turn is subdivided further into subperiods or minor periods', which are also assigned to
rulers of their own, often refered to as 'minor rulers'. However, we have discovered from
Greek sources that such designations may not be appropriate as in those systems the
'minor ruler' is often more important than the 'major ruler'. We do not know at this time
whether that is true in firdar. Incidentally, in some other systems subperiods are further
subdivided into even shorter periods again and again. This does not seem to have been
true of the firdar where we only have the long-period ruler and the short-period
subruler.

The system of firdar as we have them is an extremely simple system, so much so that
my immediate reaction was one of disbelief that something so simple could be effective.
However, use of the system has convinced me that they have considerable merit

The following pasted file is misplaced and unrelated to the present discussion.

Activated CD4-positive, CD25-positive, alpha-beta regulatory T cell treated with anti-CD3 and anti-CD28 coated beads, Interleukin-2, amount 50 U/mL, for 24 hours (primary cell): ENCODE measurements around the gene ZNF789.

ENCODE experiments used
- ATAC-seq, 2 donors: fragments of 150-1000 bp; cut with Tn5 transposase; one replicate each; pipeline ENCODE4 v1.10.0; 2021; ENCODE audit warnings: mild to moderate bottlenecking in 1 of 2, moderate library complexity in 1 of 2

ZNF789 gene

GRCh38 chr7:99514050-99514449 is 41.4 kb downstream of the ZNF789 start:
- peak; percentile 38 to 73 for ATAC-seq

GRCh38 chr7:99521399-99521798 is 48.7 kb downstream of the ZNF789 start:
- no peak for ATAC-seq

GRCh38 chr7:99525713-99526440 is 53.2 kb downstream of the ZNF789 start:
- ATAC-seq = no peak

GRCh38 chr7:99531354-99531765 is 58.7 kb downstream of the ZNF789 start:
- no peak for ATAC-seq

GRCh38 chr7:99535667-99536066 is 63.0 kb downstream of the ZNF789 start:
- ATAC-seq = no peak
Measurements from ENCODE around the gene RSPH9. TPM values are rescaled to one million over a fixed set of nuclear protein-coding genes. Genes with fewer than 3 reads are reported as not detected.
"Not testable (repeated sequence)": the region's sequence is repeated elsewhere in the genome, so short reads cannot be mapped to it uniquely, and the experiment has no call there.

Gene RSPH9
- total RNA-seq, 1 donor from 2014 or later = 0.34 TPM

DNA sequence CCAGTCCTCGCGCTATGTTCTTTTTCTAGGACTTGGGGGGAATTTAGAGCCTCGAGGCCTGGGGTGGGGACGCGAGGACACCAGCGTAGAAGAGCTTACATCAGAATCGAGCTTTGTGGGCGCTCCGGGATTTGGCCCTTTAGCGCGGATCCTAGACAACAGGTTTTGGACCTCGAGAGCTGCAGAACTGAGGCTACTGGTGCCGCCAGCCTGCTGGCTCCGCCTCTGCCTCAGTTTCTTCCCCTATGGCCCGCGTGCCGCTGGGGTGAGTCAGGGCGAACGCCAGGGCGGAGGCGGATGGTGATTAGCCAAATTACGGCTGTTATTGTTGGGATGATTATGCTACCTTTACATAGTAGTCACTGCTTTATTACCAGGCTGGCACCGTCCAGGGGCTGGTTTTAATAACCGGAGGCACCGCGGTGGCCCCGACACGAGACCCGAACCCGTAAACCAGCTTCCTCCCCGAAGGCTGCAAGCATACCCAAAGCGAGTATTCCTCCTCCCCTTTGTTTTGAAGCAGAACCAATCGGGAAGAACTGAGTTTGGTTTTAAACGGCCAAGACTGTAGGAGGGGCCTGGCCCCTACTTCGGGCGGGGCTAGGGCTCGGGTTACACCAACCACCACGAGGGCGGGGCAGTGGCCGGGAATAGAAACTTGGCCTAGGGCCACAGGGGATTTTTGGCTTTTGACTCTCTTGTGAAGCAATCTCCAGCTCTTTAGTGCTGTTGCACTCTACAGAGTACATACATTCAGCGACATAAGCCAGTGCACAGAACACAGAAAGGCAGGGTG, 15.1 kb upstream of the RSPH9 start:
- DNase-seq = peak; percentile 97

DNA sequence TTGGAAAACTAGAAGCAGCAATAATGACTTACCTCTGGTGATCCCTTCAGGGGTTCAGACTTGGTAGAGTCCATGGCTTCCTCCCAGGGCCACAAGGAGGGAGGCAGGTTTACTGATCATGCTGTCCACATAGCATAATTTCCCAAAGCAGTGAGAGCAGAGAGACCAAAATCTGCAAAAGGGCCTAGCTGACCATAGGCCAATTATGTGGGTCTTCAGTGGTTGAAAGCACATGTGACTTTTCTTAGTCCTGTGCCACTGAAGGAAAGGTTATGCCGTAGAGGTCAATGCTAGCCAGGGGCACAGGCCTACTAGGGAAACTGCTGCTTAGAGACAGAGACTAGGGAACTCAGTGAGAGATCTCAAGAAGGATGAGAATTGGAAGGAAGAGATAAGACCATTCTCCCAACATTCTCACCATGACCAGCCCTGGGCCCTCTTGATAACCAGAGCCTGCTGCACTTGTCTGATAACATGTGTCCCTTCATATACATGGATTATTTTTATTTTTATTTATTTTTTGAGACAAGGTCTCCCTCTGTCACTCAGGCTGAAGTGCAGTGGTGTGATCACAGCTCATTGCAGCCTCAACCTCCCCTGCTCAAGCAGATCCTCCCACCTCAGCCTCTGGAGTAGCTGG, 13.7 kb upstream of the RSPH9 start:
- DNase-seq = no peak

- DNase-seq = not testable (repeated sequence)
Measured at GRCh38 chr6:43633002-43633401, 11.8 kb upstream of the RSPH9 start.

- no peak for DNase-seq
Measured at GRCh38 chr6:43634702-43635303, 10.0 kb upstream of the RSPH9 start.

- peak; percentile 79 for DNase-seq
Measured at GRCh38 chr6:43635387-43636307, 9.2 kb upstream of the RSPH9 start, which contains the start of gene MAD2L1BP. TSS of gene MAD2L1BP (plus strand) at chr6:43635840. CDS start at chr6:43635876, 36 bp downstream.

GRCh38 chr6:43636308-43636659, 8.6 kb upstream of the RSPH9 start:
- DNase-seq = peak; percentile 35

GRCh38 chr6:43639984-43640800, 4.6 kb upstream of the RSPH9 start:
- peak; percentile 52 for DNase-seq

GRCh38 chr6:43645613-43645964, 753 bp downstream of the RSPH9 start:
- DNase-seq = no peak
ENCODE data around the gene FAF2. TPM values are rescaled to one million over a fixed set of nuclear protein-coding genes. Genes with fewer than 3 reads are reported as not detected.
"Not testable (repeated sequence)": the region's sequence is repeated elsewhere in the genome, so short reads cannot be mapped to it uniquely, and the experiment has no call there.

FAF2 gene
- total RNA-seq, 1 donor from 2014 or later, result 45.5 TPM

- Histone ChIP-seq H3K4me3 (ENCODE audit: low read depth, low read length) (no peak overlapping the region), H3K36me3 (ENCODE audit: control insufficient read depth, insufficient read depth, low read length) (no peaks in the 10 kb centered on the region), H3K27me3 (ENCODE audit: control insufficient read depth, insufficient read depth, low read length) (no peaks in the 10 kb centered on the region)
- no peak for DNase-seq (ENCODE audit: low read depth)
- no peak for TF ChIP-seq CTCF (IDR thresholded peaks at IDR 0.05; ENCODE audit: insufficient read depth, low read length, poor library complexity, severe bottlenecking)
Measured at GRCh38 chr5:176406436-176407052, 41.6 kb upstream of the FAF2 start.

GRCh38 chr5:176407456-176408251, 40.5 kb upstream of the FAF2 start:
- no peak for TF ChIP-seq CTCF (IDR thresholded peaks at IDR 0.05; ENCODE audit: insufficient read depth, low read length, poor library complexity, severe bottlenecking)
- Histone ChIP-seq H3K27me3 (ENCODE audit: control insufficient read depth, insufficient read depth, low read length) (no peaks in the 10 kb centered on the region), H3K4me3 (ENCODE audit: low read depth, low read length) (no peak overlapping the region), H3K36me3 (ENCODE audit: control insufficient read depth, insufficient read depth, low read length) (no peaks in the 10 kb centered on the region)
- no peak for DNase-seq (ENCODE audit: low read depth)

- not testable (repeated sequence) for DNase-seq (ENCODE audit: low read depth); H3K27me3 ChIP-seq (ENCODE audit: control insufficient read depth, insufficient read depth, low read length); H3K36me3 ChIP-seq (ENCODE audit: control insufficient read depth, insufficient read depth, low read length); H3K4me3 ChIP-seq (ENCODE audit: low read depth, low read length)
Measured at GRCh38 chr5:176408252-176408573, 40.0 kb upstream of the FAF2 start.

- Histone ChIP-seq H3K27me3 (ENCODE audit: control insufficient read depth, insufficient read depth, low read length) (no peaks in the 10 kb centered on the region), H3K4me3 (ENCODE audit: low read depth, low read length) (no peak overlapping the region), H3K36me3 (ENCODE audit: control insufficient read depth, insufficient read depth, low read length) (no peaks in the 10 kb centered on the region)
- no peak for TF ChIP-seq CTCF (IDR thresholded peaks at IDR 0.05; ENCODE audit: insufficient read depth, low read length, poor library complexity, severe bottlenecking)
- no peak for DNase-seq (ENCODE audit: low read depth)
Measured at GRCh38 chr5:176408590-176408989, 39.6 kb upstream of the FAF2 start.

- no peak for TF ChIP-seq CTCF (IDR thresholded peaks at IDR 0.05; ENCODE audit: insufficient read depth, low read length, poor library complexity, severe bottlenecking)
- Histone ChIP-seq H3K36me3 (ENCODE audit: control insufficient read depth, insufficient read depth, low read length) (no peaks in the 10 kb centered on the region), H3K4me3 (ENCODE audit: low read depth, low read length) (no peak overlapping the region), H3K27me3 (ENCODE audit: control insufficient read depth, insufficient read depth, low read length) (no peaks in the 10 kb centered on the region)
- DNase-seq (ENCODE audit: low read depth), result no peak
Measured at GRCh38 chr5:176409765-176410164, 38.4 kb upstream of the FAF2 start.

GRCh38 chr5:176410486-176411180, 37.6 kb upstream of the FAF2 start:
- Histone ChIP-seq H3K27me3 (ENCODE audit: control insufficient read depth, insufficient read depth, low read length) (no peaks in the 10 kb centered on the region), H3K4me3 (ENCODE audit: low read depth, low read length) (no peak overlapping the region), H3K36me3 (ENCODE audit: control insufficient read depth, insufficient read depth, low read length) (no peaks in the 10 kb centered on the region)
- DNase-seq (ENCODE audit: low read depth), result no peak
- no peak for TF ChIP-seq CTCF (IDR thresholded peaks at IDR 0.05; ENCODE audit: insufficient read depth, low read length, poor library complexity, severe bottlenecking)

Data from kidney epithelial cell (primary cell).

although much work needs to be done to determine exactly what kind of predictive
purpose the firdar most ably serve. So far I have been using them for general purpose
prediction.

General Comments Applicable to all Period Systems


The general idea of all period systems is the same. In conventional natal astrology
planets have rulership over particular areas of life derived from two sources: the
rulership of each planet over its own peculiar sphere of life otherwise known as its
general signification; and in each chart each planet has rulership derived from its
rulership over houses. This could be regarded as a kind of "spatial" rulership because
metaphorically the planets have rulership over "areas" of life.
By contrast all period systems assign planets rulership over times of a native's life, not
just instances the way transits, progressions, and directions do, but over spans of time
with definite beginning and ending dates. This results in each period and subperiod